I can honestly say the ONLY reason I keep my RWA membership is so that I can remain in my awesome chapter groups: Ohio Valley RWA, and Celtic Hearts. Without them, I'd be lost. So, it's worth the $95 (or whatever it is this year with the increase) to be able to be in my chapters.
That being said, I think it's ridiculous that the dues for RWA are that high. With each increase in dues, I ask myself every year "Is it worth it?"

Truth be told, I think that is the major consensus with most RWA members.

Kathy Kulig said...

I've been a member of RWA since 2003 and I believe the support and information I received from them and my local chapters is what helped me become published. No professional organization is everything for everyone. That's impossible. I take what I can, offer what I can by helping out with my chapters and forget the rest. I've learned a lot about networking, craft, and the publishing business I wouldn't have on my own. As a member I show other publishing professionals I take my writing seriously as a professional, not that other non-members aren't as serious. It's a form of documentation I suppose. If you look at many of the big named authors, they're members. I try to learn by watching the successful ones and seeing what they're doing. My opinion for what it's worth. :)

Sarah J. McNeal said...

I've been an RWA member for years, but this year I decided the costly dues weren't worth it any more. I have never received help of any kind from RWA. I have often felt like a reject because of the RWA's negative attitude toward epub authors and publishers. They didn't become supportive until Kindle set the world on fire for epub books. I thought they were going to take book piracy to task, but that fizzeled out, too. They seem to be an old dinosaur to me with out dated ideas and prejudices. I find it confirmng that many of the comments site feelngs and opnons smilar to mine. Great blog subject.

Jillian said...

I renewed only because of my local group. National treats us epubbed folks really bad and they've left me feeling no love for them.

Vijaya Schartz, author said...

I asked myself the same questions and came up with the same answers. But I did renew this year, only because of the two wonderful chapters I belong to, and the support of so many other authors, who, like me, chose small press over New York. What irks me, though is this new obsession about defining romance. As always, it favors the traditional publishers. Shame on RWA for remaining stuck in the past and not evolving and changing with the times.

Marie Harte said...

Great post, Marianne. Years ago when I lived in GA I used to attend the monthly chapter meetings, which were 2 hours away from me. I got some really helpful advice but was never treated like a part of the group, and that was after attending for over a year. Then when I wanted to share the good news of being epublished (back in 2005--before ebooks were "cool") they snubbed me. So I left. I only remained a member of RWA for Passionate Ink, the erotic chapter. But after they changed the whole forum and format, I found it hard to access info. So I dropped out of PI. Now I'm a member or RCRWA in Oregon. My friends I found from that local chapter. I've never attended a meeting, but the local RWA folks are wonderful. For that alone I thank RWA, as a common meeting ground. I do enjoy the RWR mag, but honestly, the new website/forums are clunky and not user friendly. The attitude in RWA has changed much in the last 8 years, but it's still a group predominated by tradition. Change is hard to get moving. If not for my Portland chapter, I'd bail. But I think for new writers it really helps provide a network of support.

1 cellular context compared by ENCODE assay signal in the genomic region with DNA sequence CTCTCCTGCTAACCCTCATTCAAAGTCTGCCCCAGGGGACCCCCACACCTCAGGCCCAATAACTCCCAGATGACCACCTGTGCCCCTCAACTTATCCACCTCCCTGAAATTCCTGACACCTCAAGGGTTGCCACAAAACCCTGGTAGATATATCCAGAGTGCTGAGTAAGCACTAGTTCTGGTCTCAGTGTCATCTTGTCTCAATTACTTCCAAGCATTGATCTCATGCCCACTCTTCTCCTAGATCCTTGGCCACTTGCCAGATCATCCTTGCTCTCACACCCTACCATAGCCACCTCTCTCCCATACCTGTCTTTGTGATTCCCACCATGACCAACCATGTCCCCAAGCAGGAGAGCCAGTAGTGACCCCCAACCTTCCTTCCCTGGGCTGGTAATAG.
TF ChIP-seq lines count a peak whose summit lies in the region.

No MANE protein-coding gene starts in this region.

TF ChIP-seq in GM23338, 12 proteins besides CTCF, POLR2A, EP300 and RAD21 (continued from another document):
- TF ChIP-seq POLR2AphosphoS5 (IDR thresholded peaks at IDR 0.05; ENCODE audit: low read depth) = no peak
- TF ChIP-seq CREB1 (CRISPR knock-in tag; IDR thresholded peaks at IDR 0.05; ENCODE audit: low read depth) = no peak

Great post! I wonder how much longer I'll be a part of RWA...


Hi, Marianne, I ask all of the questions too and then still go to the conference. The last two years, I've concentrated on marketing. Yes, there are plenty of other places to get that information, but it works like a crash course with so many at once. I belong to a very good chapter, too, and to be with them, I have to belong to RWA. I find how they handled the WF chapter deplorable. I think the organization moves too slowly. The myRWA is awful. What about short fiction writers like me? I won't ever be recognized as a PAN even though I've had 23 pieces published. I don't have many pluses either, yet I remain.

Tracey H. Kitts said...

I never joined RWA or any other organization after (or before) being published. In my opinion they cost way too much to be justifiable. But, that's just my opinion.

Arline Todd said...

Great post, Marianne. I've been a member of RWA for about seven years. The only reason being that I had to join to be able to join my local chapter.

I think it's getting too expensive and delivering too little to keep on. I've been thinking of running a small book ad in the RWA Romance Writers Report and members get a break in ad cost. Will probably do so this year since I've already paid my membership--and see what results. However, nonmembers can also advertise so that's not a good enough reason to continue my membership in RWA.

I keep missing more and more local chapter meetings. There are a number of writer-oriented online groups that are available now that take up my time. Also, I've noticed that the original group of members in my local chapter seem to leave little-by-little as they publsh.

I'm leaning toward making this my last year as a member of RWA and the local chapter.

Patricia Preston said...

Read this post with great interest as it is time to renew and I'm seriously thinking of not renewing even though I have been a member for almost 20 years. There are no chapters close enough for me to attend meeting regularly and since they did away with the email loops, what is left? Plus their philosophy seems out-of-date now.

Sandy said...

Marianne, I agree with you. I dropped out of my local chapter and RWA last year, or the year before. They were helpful until the publishing industry changed.

Share buttons